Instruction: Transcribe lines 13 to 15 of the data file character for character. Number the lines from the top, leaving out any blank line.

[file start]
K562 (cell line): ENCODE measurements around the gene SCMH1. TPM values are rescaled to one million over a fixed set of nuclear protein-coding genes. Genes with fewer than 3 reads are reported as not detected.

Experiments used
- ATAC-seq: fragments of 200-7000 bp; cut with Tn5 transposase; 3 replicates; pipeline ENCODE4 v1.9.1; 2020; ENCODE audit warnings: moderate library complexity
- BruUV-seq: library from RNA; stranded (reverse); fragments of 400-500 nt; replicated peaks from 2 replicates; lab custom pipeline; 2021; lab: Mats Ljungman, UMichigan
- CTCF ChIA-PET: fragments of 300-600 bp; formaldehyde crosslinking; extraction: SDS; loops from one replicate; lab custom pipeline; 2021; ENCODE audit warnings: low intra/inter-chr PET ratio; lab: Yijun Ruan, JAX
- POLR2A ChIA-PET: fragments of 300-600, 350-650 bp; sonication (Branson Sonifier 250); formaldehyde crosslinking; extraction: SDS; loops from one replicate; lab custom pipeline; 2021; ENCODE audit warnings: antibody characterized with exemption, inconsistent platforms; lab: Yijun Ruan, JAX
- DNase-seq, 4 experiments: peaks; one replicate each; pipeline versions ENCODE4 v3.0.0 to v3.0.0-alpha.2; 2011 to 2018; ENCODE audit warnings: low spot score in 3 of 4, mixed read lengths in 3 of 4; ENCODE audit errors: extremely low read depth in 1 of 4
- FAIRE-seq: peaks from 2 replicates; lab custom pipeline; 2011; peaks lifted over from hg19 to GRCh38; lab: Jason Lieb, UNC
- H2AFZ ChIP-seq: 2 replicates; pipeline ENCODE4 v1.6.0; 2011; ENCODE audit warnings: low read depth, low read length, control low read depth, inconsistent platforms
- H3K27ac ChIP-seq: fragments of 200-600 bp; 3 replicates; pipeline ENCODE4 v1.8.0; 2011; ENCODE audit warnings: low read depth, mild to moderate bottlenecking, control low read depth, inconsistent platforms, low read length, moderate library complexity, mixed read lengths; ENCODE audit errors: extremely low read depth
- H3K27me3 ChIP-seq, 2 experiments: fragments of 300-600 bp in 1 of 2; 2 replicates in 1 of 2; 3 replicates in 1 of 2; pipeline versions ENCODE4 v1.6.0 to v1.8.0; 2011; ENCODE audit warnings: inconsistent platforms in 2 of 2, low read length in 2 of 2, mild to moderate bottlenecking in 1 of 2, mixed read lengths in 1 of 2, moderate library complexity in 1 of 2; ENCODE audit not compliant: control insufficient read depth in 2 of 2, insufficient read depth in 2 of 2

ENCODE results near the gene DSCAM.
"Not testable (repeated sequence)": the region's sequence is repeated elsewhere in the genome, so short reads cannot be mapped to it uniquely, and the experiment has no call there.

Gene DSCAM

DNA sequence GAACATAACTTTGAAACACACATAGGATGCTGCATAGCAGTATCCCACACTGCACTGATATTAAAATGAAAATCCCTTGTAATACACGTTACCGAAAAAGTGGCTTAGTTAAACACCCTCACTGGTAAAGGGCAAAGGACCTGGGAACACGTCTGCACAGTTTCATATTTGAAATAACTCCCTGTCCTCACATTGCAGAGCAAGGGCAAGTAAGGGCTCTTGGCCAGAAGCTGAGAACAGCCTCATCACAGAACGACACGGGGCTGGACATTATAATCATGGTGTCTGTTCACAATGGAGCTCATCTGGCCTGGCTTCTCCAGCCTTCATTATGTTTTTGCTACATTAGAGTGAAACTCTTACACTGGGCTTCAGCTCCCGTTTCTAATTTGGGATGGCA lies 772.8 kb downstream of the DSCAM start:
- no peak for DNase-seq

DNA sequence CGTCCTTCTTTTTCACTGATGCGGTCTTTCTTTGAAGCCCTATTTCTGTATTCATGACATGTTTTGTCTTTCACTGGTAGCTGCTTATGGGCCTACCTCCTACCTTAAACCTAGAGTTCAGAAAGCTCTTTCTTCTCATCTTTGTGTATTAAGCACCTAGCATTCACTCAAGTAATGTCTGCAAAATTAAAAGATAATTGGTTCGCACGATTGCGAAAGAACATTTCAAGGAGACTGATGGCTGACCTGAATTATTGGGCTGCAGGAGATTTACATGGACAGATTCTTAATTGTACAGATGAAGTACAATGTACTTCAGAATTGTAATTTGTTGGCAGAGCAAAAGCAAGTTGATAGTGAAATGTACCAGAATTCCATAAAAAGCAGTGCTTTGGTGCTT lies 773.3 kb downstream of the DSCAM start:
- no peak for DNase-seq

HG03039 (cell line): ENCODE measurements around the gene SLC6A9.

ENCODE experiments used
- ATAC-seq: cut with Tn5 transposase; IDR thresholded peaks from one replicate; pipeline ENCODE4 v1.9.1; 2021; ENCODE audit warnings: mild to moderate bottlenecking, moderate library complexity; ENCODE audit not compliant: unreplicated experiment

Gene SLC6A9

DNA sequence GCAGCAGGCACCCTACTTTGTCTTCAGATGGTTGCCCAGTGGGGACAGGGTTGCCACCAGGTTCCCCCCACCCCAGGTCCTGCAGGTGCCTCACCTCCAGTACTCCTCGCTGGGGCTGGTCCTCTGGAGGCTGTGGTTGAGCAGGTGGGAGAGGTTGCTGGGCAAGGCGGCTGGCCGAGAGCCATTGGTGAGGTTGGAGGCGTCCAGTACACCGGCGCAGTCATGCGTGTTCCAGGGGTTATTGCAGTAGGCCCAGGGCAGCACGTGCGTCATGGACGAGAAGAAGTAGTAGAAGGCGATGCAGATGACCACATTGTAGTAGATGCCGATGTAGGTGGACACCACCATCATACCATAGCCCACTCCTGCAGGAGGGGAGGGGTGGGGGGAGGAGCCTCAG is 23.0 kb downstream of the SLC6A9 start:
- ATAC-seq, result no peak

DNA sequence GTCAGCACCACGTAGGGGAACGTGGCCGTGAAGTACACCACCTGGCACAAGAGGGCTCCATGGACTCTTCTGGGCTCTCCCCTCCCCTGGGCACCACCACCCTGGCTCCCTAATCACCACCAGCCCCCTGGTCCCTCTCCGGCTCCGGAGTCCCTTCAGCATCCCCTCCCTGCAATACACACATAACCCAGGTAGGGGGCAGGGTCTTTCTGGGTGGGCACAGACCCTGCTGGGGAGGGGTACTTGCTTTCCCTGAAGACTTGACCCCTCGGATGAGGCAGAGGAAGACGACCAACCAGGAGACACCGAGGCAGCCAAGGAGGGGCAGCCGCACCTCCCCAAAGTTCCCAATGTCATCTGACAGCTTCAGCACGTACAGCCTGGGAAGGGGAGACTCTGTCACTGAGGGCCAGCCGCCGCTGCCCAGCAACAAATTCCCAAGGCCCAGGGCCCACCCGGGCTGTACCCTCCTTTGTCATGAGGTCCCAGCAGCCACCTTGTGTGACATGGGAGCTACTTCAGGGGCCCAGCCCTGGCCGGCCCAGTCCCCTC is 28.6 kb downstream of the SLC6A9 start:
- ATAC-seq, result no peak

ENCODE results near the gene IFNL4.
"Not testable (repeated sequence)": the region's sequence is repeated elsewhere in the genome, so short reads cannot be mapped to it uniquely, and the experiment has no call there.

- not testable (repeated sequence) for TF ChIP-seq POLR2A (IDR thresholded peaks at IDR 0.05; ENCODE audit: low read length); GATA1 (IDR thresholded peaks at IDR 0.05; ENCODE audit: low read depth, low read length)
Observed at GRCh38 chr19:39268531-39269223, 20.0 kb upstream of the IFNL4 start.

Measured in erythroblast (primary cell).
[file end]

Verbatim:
"Not testable (repeated sequence)": the region's sequence is repeated elsewhere in the genome, so short reads cannot be mapped to it uniquely, and the experiment has no call there.

Gene DSCAM

DNA sequence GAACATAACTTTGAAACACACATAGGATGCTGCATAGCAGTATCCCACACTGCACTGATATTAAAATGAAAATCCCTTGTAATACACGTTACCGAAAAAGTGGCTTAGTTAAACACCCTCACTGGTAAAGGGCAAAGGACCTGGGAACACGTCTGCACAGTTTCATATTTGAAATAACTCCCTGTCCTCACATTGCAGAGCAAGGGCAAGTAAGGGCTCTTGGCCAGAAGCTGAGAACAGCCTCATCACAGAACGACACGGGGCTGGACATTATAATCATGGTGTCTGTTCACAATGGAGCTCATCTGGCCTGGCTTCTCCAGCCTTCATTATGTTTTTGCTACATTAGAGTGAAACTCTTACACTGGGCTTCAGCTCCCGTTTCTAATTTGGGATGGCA lies 772.8 kb downstream of the DSCAM start: